Pop back in the bowl and cover, leaving to prove for about an hour. Turn out on to lightly floured surface again, rolling dough out into a rectangle shape. Sprinkle several spoonfuls of brown sugar and a little cinnamon onto dough and roll up, (from the long side.) Cut dough into circles and place on a tray. Cover and prove again for about 30-60 mins, bake at 180C for 25 minutes.

Dust with ‘flour’, (icing sugar)

* If you don’t have a sourdough starter, using just the dried yeast is fine, take out half a cup of the flour from the mixture to adjust the recipe.

(This post submitted to yeastspotting)

it’s all gone a rye

When I was a little kid all I wanted for lunch was a white sliced sandwich in triangles. Ideally with devon, tomato sauce and slapped together with so much butter it would make even a French chef frown. Why did I want that? Because that’s what I didn’t have. That’s what other kids had.

I had the sensible bread with grains or wholemeal, with nutritious things inside. Up until about 9 years old I could potentially have a cheese, chutney and sprouts sandwich. This was my mum’s idea of a delicious sandwich, and perfect for a healthy growing-at- a-cracking-rate young girls lunch. At 9 years old though, enough was enough. My palate wasn’t that developed yet. Not developed enough for chutney and sprouts anyway.  Although I never threw my sandwich out, I did hastily eat it hoping it would just quickly fill me up and no one would see it and say ….ewww whats that? On the odd occasion it may have found itself under my bed…where it may have sat there, next to a book (The Secret Seven) and slowly grow its own penicillin…

Alright that only happened the once, but at 9 years old I decided that I would take over the reins of making my own sandwiches. No more chutney and sprouts thanks. Salami and cheese would be fine. Salami and tomato. Tomato and cheese. They were the three combinations I had pretty much throughout my school career. Until I got to my final year of highschool and I stepped it up a notch and had capsicum and cheese. They were certainly exciting sandwich times.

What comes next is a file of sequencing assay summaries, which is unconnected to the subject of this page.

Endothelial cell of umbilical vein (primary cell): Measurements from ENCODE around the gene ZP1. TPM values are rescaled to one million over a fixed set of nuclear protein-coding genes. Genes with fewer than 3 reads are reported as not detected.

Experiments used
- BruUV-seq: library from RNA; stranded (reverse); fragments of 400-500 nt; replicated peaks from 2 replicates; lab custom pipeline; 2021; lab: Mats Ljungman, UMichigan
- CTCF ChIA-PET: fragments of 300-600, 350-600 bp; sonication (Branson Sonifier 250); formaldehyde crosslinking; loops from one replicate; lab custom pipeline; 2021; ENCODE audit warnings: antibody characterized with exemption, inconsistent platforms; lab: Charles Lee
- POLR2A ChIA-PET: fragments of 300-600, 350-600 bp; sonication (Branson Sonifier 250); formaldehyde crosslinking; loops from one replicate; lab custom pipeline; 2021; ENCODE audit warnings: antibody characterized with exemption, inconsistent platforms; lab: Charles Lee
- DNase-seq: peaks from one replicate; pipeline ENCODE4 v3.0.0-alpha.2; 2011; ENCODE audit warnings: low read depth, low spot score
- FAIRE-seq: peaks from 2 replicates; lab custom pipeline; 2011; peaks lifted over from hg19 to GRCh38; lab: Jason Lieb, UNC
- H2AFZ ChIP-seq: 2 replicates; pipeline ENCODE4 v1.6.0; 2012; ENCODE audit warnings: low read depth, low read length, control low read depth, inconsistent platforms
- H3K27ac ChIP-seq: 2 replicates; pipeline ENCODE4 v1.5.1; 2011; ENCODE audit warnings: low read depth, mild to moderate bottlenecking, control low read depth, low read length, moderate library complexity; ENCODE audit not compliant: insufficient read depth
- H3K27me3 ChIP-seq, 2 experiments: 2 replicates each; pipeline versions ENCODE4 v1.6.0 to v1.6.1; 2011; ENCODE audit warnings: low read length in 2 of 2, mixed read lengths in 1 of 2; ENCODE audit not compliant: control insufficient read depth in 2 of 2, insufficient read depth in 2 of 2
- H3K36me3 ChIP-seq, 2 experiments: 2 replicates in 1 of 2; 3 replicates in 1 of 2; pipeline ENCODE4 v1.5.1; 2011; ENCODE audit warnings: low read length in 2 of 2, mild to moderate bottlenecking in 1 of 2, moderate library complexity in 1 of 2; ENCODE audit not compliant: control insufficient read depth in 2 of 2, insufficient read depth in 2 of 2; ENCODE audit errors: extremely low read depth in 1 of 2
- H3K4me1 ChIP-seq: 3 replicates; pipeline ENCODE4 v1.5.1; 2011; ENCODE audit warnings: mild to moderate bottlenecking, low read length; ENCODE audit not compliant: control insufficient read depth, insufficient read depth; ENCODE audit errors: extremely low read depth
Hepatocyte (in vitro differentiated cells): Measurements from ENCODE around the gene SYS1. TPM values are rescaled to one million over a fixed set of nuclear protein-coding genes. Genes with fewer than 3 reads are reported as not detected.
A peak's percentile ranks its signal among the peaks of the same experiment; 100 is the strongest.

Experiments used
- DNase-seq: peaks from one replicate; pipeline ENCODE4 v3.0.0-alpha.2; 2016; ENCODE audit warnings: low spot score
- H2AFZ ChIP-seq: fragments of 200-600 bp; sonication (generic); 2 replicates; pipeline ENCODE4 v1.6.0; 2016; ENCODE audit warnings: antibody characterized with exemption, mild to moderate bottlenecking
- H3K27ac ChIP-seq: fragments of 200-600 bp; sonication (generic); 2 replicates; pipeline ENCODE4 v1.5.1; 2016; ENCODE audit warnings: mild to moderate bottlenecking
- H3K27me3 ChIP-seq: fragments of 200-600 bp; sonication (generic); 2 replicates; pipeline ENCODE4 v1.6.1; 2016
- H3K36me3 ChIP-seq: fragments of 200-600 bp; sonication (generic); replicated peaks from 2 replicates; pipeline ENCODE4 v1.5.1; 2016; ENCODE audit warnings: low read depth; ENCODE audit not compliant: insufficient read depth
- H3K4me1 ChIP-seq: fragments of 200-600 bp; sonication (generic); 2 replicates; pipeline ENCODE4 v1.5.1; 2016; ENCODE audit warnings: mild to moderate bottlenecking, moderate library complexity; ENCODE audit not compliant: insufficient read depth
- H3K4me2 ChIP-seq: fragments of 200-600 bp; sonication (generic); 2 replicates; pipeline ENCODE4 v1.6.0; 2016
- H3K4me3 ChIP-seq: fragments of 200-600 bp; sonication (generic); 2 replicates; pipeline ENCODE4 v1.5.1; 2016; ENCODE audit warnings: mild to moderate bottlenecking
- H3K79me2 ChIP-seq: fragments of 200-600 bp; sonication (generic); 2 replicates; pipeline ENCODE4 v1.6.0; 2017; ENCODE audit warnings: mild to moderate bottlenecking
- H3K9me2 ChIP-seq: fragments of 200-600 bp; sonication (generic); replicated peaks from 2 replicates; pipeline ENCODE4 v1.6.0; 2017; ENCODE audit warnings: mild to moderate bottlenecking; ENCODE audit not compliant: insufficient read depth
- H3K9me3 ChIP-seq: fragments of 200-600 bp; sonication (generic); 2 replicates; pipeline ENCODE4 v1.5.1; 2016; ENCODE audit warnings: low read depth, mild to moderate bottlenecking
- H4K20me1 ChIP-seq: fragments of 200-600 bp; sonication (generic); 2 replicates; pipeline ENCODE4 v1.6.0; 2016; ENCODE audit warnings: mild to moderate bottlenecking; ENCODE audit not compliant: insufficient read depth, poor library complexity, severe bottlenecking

How things have changed now though. As an adult…phew. Bread and all its loveliness. All the wonderful concoctions you can have for a simple sanga. Since embracing the heady world of sourdough, those concoctions have got even more enticing. This Apple Walnut Rye included…

* So will The Monkeys be having white sliced bread with devon and tomato sauce for their school lunches? Hell no! Do you know what’s in that stuff?!

Apple Walnut Rye Sourdough

200gms starter

225gms of rye flour

225gms of plain flour

200mls water (approx)

1 1/2 tps salt

1/2 chopped apple

1/2 cup chopped walnuts

a shake of cinnamon

Mix up rye dough as usual, when it’s time for the first fold, add apple and nuts. Folding them carefully in. I did an over night ferment, then baked at 250C until top was golden looking. Then popped it out of the tin and baked a further 10 minutes, while turning the oven down to 200C.

The top came out a little messy, but I was happy with the consistency and it just feels so healthy when you eat it. I’m loving this one for breakfast at the moment. And to totally cancel out the health factor, slap some peanut butter on there- so thick you could walk on it…mmmm.

Light Rye Sourdough

350gms starter

300gms rye meal

300gms bakers flour

480 mls water

1/2 cup sunflower seeds

1 1/2 tps salt

Mix ingredients. Wait for 20 minutes, then add salt and mix again. Let it prove for 1 1/2 hours. First fold. Prove for another 1hour. 2nd fold. In oiled tin, rise for another hour. 11 hour ferment in fridge. Out for 1/2 an hour on the bench. Slash. Then baked at 250C for 20mins top shelf, (steam) then a further 15 mins on the second shelf.

*This post submitted to Yeast Spotting